By his sole assignment of error defendant contends the trial court committed reversible error by denying defendant's motion for mistrial. “[A] judge may declare a mistrial if: (1) [i]t is impossible for the trial to proceed in conformity with law; or (2) [i]t appears there is no reasonable probability of the jury's agreement upon a verdict.” N.C. Gen. Stat. § 15A-1063 (2005). Appellate review of a judge's decision whether or not to grant a mistrial is for abuse of discretion. State v. Upchurch, 332 N.C. 439, 453, 421 S.E.2d 577, 585 (1992). “A trial court may be reversed for an abuse of discretion only upon a showing that its ruling was so arbitrary that it could not have been the result of a reasoned decision.” State v. Hayes, 314 N.C. 460, 471, 334 S.E.2d 741, 747 (1985), rev'd on other grounds, 323 N.C. 306, 372 S.E.2d 704 (1988).
    The rationale for requiring a written jury verdict is “to cure defects that would occur in the verdict if the jury foreman inadvertently omitted some essential element of a verdict in stating it orally.” State v. Smith, 299 N.C. 533, 536, 263 S.E.2d 563, 565 (1980). The requirement of a written verdict, however, “does not bar inquiry from the court or a polling of the jury to insure that the written verdict is sufficiently clear and free from doubt.” Id. Indeed, the jury may be polled upon motion of a party or the court pursuant to N.C. Gen. Stat. § 15A-1238. Id. The purpose of polling of the jury is to determine whether the announced verdict of the jury is actually the jury's unanimous verdict. N.C. Gen. Stat. § 15A-1238 (2005). “If upon the poll there is not unanimous concurrence, the jury must be directed to retire for further deliberations.” Id.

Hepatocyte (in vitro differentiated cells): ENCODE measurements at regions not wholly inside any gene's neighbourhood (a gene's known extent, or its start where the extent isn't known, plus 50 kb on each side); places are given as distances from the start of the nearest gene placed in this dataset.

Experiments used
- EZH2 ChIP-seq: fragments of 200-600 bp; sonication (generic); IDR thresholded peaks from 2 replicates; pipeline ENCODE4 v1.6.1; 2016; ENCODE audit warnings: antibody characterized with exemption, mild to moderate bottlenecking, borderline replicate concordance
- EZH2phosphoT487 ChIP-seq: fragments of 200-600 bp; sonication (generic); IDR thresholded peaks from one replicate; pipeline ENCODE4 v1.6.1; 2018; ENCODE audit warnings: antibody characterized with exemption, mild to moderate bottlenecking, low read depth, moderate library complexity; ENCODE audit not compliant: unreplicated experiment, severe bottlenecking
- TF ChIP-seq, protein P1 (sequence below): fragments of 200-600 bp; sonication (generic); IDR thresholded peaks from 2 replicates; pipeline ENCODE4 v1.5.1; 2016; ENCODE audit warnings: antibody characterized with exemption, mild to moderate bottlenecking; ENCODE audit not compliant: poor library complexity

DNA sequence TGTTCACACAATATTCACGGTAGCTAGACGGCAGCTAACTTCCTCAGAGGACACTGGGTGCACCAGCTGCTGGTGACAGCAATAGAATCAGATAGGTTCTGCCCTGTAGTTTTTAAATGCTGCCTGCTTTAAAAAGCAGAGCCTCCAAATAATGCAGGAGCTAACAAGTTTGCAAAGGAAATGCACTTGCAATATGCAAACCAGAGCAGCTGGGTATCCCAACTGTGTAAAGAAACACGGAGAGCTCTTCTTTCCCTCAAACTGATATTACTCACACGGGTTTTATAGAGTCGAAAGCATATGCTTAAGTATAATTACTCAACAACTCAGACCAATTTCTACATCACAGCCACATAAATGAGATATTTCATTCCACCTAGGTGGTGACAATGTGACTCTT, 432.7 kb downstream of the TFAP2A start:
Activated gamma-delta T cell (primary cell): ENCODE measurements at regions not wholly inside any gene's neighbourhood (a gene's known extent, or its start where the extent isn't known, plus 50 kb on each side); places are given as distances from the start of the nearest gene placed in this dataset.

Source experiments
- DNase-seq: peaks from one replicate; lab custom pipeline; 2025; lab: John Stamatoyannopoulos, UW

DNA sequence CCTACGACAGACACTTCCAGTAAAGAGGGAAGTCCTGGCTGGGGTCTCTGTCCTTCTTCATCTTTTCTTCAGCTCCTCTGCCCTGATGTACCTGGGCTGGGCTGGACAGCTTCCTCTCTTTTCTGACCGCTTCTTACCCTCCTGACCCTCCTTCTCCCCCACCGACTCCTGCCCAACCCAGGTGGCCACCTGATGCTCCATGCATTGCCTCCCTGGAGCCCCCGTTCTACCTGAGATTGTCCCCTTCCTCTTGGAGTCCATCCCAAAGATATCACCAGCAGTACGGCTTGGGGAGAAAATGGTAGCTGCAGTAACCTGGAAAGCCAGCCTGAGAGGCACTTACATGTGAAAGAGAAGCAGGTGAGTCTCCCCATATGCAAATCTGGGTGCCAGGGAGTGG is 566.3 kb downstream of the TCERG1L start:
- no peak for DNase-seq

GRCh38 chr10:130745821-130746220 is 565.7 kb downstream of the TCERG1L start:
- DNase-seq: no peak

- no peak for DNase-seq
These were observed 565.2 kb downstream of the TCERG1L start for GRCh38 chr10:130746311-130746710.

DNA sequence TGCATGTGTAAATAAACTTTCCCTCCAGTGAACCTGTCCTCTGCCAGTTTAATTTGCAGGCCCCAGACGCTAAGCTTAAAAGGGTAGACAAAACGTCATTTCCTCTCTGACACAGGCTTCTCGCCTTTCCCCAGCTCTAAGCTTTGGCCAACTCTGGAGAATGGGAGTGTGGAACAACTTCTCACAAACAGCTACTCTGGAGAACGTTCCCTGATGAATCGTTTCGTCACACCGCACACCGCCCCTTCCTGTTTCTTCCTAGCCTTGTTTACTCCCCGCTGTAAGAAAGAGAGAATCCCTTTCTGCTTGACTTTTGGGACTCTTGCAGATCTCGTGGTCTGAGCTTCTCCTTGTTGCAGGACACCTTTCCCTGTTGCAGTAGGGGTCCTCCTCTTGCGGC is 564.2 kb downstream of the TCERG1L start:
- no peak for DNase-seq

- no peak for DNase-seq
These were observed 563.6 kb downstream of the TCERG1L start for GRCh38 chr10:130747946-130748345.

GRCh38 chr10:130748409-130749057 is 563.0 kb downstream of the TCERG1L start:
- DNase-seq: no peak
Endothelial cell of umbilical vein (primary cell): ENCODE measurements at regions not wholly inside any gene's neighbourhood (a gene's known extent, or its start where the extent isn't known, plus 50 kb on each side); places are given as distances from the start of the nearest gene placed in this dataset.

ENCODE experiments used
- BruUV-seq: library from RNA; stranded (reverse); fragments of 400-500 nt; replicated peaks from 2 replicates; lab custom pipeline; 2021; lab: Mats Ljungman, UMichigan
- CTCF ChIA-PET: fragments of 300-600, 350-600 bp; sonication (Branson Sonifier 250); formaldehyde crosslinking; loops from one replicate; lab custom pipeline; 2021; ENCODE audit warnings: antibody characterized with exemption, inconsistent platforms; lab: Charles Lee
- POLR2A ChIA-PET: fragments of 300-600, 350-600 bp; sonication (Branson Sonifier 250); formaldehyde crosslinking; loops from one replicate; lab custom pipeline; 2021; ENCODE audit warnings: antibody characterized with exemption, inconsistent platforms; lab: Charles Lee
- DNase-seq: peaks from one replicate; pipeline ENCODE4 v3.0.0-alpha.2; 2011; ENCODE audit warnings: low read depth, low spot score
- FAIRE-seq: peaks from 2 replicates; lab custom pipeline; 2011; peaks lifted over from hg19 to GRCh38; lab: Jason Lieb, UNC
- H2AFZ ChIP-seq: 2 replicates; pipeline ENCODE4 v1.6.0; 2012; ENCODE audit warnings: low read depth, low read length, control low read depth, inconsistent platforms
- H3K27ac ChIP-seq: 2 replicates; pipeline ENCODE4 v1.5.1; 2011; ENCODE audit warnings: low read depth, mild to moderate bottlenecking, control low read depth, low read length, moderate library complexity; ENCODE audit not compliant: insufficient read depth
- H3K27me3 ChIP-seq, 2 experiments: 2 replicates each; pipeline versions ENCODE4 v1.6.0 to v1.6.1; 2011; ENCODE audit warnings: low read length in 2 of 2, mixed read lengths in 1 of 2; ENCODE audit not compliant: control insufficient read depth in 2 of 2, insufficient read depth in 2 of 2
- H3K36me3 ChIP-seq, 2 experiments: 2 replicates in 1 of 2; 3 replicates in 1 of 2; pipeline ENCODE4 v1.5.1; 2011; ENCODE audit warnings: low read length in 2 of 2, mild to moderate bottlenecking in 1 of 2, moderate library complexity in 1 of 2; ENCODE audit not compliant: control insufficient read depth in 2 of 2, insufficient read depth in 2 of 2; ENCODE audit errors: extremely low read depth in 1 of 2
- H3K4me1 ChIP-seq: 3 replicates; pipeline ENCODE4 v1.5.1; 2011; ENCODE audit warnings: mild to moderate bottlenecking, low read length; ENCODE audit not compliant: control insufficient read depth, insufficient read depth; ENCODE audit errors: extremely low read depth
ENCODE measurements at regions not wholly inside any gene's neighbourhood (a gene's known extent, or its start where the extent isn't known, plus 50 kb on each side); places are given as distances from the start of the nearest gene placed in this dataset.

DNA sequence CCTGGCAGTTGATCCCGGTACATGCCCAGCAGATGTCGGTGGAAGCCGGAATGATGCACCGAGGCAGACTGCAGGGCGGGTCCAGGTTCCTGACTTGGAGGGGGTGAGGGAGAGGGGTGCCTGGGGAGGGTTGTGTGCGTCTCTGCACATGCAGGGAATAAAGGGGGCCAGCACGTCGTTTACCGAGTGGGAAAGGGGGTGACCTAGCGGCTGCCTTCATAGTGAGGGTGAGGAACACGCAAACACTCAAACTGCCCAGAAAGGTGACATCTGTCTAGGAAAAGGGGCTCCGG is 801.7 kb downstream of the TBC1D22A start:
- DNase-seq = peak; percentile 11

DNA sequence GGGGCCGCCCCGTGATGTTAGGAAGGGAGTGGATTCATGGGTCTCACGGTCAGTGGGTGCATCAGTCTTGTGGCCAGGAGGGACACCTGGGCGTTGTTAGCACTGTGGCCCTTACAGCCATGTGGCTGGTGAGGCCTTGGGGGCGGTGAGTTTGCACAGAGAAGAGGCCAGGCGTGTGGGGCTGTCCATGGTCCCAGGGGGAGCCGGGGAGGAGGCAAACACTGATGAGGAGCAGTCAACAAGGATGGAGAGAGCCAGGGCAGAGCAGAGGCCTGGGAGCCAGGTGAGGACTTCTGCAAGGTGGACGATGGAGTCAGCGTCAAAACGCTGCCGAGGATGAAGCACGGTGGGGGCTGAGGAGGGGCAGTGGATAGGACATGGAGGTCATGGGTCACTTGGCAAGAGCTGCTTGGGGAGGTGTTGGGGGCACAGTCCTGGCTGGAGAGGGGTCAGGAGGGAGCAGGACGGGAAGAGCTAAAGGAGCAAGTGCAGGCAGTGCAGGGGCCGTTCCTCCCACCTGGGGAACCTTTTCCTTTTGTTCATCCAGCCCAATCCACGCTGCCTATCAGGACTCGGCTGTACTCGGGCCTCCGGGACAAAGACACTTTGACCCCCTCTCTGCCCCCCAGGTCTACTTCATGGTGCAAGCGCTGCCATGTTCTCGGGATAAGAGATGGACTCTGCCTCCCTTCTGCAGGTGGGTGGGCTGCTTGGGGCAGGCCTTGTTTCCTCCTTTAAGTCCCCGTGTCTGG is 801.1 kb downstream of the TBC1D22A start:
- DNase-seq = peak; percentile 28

In the case at bar, the court received and read the verdicts, polled the jurors to determine whether those verdicts were in fact their verdicts, and upon determining that those verdicts were not their verdicts, the court directed the jurors to deliberatefurther. We conclude the court acted in accordance with N.C. Gen. Stat. § 15A-1238 and we find no abuse of discretion. We overrule defendant's assignment of error.
    No error.
    Judges WYNN and ELMORE concur.
    Report per Rule 30(e).